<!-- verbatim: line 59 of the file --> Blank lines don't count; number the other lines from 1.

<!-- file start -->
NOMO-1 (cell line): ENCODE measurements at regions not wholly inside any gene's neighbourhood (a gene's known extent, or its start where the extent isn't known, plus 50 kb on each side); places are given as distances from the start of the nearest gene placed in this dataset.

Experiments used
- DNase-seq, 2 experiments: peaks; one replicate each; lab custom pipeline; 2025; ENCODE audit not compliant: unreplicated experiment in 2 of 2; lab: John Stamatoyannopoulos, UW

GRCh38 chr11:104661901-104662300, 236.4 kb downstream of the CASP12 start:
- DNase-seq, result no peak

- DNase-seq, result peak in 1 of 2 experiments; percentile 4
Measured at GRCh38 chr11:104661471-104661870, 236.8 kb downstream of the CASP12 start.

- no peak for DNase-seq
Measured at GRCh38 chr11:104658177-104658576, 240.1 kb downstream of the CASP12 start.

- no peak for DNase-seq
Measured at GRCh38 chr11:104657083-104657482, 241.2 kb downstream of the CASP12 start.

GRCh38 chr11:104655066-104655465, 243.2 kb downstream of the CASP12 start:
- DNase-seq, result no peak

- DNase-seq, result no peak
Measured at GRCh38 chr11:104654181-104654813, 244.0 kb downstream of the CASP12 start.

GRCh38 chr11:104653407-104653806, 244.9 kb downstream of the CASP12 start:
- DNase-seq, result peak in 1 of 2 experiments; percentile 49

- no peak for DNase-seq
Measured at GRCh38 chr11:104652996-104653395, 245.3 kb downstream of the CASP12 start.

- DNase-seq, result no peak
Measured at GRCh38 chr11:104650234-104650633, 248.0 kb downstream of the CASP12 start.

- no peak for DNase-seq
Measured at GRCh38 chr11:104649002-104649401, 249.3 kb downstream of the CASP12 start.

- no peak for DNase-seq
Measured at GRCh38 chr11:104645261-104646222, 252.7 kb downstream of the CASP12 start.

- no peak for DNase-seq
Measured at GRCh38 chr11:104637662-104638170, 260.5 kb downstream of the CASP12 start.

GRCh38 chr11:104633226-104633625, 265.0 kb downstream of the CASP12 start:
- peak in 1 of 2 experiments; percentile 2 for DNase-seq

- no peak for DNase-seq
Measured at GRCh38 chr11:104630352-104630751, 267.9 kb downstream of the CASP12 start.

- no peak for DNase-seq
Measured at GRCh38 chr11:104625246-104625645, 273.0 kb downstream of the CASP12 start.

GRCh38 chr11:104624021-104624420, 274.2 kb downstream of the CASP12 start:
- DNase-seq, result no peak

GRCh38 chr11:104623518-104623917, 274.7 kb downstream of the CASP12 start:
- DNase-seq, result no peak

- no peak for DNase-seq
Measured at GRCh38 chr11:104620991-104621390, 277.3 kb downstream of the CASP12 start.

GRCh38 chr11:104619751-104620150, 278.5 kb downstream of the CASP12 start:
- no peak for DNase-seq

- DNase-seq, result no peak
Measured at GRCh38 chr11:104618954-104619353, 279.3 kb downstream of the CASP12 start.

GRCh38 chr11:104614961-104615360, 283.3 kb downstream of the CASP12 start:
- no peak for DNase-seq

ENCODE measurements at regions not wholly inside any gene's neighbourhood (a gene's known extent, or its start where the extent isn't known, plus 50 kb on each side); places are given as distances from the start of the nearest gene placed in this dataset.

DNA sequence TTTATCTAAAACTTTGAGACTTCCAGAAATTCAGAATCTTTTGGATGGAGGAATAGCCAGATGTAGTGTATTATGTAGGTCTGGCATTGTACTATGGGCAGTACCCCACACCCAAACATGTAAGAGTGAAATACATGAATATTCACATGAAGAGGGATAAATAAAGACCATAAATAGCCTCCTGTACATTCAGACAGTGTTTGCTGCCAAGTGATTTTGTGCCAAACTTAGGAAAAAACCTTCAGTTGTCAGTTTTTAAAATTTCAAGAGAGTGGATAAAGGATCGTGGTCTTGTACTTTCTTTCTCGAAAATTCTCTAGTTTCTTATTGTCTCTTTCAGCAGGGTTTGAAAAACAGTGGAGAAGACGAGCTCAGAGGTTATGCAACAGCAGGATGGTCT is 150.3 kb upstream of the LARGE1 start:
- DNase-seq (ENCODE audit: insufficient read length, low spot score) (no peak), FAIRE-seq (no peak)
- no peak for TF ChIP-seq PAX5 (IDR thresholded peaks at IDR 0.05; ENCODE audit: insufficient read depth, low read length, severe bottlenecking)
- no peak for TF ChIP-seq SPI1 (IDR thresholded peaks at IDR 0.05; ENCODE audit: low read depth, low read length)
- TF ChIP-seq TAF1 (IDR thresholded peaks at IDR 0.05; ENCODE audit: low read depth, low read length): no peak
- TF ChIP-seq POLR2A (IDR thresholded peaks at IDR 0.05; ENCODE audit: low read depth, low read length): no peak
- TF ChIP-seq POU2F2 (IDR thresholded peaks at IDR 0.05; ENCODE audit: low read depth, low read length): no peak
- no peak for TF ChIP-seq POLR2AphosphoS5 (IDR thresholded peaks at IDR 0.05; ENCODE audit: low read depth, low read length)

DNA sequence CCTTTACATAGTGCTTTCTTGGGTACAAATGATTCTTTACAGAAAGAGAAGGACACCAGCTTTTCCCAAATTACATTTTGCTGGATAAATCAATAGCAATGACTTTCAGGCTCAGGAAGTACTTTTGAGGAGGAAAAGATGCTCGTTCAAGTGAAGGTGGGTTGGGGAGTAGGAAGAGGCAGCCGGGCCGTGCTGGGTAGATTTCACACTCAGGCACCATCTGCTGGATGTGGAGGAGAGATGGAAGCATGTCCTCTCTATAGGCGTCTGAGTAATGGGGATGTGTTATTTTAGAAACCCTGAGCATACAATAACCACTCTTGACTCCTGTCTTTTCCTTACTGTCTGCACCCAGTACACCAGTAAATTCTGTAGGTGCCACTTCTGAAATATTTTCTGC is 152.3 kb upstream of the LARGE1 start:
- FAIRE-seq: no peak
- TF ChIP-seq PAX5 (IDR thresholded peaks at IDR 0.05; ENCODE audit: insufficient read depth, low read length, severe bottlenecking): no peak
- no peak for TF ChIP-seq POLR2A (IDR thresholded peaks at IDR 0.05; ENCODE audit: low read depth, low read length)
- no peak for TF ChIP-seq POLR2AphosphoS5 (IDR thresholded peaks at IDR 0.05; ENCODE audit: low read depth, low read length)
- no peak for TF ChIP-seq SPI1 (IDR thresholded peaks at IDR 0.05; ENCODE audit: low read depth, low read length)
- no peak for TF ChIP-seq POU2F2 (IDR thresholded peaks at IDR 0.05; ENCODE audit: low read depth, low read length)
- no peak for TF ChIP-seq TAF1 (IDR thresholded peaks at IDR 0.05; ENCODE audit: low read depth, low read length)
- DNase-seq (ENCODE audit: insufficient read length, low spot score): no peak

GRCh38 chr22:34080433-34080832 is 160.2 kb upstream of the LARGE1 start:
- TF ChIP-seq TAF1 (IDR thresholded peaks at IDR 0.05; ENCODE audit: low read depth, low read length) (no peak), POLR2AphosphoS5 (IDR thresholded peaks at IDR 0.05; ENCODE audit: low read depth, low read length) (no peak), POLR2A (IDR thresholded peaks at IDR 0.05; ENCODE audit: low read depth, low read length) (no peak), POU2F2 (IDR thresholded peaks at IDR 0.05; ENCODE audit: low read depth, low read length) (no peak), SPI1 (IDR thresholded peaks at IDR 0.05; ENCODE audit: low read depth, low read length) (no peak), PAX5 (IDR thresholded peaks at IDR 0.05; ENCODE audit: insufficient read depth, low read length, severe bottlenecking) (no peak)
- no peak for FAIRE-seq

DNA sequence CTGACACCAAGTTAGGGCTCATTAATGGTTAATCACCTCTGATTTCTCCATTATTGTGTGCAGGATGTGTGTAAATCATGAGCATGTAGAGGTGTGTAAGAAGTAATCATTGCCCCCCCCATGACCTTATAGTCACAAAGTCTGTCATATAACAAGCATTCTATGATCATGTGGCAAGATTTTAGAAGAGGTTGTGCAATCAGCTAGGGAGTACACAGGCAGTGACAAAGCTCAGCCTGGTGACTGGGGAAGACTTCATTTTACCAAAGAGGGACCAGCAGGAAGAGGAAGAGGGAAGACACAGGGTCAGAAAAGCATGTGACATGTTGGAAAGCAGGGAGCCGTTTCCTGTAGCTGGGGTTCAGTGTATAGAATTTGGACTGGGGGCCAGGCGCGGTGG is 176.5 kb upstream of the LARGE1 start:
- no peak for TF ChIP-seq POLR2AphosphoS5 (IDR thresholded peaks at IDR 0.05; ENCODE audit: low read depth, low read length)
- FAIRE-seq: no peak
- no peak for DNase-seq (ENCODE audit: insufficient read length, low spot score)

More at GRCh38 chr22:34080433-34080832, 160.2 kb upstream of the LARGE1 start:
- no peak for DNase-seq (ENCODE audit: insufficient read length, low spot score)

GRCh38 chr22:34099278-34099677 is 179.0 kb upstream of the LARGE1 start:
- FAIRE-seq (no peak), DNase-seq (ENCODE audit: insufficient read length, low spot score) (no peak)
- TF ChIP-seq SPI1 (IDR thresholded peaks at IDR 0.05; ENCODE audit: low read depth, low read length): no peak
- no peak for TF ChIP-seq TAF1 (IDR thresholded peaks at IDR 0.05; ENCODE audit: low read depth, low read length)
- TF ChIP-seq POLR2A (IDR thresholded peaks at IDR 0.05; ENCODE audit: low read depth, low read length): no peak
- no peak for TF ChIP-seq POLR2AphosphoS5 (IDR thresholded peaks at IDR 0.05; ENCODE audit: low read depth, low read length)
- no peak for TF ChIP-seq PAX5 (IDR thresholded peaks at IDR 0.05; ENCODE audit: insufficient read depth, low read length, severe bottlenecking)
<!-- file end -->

- no peak for TF ChIP-seq POLR2AphosphoS5 (IDR thresholded peaks at IDR 0.05; ENCODE audit: low read depth, low read length)